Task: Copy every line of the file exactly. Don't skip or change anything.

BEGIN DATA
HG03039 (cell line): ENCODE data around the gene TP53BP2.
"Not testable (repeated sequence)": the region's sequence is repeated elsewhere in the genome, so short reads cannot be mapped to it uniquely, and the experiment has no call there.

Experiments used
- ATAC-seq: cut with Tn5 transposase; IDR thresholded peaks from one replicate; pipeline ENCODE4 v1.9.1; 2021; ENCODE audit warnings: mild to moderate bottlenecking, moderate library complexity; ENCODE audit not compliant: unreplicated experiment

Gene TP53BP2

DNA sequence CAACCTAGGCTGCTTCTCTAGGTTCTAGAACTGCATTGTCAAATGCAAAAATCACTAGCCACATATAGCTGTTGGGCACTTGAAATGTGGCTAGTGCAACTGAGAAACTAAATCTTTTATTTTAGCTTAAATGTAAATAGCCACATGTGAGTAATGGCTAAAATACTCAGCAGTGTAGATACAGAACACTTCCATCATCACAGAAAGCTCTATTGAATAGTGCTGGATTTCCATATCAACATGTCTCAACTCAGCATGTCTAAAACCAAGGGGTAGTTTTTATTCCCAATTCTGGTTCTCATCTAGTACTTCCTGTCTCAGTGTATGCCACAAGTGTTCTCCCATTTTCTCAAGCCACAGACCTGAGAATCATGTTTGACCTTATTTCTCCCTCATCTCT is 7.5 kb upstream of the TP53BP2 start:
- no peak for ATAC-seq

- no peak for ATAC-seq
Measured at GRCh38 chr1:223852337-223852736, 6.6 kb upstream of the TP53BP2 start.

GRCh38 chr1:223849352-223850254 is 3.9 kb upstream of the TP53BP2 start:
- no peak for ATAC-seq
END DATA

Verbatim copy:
HG03039 (cell line): ENCODE data around the gene TP53BP2.
"Not testable (repeated sequence)": the region's sequence is repeated elsewhere in the genome, so short reads cannot be mapped to it uniquely, and the experiment has no call there.

Experiments used
- ATAC-seq: cut with Tn5 transposase; IDR thresholded peaks from one replicate; pipeline ENCODE4 v1.9.1; 2021; ENCODE audit warnings: mild to moderate bottlenecking, moderate library complexity; ENCODE audit not compliant: unreplicated experiment

Gene TP53BP2

DNA sequence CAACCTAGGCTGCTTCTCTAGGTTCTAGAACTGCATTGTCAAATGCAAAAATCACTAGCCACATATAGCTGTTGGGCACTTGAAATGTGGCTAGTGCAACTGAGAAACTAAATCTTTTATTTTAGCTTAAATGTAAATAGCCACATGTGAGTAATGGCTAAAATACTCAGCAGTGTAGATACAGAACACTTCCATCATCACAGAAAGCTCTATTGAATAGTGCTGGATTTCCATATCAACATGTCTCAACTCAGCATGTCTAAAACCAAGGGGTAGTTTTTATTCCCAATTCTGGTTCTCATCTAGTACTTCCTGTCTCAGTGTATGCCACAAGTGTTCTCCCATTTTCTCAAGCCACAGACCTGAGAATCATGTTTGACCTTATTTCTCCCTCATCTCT is 7.5 kb upstream of the TP53BP2 start:
- no peak for ATAC-seq

- no peak for ATAC-seq
Measured at GRCh38 chr1:223852337-223852736, 6.6 kb upstream of the TP53BP2 start.

GRCh38 chr1:223849352-223850254 is 3.9 kb upstream of the TP53BP2 start:
- no peak for ATAC-seq